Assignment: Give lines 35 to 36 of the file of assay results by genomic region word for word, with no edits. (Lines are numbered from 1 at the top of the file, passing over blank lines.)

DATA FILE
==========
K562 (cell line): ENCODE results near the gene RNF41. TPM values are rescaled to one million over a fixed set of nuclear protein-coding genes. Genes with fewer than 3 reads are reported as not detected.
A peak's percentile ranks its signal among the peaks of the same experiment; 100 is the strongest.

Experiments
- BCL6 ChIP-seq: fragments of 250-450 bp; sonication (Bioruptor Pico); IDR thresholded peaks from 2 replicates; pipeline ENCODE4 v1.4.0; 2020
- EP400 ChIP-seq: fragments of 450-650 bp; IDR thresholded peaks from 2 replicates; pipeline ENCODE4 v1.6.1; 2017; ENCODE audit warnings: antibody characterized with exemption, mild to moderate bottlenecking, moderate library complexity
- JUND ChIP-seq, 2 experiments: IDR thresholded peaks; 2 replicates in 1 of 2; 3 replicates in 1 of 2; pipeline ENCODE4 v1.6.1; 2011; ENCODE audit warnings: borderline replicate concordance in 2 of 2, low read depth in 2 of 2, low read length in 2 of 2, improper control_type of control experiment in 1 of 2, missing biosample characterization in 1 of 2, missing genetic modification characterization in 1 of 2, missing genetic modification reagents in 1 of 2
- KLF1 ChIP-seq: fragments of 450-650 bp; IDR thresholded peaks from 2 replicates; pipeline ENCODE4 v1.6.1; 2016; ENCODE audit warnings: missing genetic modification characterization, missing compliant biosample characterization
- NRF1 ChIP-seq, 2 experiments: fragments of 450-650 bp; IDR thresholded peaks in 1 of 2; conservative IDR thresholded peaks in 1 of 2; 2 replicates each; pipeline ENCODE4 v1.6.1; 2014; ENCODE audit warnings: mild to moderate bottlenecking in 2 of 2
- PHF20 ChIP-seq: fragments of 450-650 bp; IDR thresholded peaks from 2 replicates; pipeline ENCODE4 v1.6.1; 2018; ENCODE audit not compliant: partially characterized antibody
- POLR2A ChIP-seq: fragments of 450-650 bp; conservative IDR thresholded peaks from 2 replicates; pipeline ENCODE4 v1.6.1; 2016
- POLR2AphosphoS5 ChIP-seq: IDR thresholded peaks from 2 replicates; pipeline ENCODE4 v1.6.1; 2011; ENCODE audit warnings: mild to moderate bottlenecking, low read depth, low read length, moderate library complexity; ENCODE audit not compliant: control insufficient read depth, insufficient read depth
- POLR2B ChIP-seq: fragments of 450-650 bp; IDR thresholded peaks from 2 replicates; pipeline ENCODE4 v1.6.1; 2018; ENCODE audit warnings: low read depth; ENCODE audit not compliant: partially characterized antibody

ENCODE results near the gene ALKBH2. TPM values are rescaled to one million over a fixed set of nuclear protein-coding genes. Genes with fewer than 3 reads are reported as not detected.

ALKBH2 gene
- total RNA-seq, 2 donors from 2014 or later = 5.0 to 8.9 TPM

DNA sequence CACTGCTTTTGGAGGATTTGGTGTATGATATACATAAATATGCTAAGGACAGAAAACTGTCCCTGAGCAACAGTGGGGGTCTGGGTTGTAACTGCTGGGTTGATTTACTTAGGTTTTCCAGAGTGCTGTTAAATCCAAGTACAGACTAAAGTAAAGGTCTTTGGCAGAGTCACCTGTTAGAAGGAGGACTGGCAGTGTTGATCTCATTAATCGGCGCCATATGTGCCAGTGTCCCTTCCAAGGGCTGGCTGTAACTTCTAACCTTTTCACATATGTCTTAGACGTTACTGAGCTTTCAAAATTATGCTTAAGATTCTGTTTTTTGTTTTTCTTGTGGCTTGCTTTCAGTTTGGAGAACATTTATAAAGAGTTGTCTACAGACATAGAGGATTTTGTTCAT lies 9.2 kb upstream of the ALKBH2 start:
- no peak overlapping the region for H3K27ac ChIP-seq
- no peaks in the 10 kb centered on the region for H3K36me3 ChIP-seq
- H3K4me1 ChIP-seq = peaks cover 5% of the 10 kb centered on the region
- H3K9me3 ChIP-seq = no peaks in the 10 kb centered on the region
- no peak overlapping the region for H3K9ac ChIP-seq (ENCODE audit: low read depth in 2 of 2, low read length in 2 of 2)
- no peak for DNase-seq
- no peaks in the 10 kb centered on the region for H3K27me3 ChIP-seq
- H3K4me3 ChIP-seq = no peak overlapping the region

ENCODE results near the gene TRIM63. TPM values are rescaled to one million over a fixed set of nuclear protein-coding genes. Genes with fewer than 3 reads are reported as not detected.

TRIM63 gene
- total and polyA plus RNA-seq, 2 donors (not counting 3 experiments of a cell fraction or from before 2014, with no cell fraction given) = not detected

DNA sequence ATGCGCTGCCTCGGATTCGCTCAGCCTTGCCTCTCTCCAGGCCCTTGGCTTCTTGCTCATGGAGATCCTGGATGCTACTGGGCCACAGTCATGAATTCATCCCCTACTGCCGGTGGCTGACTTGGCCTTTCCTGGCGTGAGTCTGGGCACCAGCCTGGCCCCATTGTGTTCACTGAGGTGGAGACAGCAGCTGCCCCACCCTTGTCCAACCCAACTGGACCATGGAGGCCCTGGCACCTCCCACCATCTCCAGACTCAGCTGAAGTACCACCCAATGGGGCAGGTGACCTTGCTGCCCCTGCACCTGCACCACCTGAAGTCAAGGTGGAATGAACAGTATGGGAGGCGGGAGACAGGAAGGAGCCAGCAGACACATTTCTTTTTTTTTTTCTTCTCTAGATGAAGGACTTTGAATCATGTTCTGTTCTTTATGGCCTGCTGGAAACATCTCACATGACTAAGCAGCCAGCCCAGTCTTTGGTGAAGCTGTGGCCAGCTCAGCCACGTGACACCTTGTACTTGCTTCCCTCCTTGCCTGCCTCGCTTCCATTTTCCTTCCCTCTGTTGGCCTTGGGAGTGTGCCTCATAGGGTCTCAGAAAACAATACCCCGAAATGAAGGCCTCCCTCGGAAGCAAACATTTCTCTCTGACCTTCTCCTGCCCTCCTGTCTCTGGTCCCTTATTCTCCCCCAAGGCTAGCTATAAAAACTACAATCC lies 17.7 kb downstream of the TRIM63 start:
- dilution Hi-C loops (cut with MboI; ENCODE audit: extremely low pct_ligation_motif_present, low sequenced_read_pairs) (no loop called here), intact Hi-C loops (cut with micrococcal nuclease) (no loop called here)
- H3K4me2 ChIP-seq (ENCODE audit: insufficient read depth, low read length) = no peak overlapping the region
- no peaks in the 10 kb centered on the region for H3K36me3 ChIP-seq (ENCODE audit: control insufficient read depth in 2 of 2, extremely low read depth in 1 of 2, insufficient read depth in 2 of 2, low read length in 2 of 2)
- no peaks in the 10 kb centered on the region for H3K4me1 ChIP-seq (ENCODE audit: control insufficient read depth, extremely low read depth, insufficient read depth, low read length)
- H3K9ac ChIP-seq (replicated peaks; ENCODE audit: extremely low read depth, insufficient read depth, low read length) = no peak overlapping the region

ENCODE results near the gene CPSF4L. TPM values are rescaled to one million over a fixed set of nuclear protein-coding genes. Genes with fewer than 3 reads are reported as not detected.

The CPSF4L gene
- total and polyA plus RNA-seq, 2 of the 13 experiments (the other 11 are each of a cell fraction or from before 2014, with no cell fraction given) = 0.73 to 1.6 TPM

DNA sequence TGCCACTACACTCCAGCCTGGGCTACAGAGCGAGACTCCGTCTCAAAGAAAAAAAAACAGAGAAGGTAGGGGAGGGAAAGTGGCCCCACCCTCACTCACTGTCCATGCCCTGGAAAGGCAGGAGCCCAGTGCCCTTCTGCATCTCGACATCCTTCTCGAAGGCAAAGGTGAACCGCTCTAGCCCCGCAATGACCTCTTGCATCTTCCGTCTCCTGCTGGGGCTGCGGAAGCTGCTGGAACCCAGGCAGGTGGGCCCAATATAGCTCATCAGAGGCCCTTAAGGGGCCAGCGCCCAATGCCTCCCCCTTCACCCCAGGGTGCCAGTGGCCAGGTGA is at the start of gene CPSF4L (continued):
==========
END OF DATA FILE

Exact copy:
The CPSF4L gene
- total and polyA plus RNA-seq, 2 of the 13 experiments (the other 11 are each of a cell fraction or from before 2014, with no cell fraction given) = 0.73 to 1.6 TPM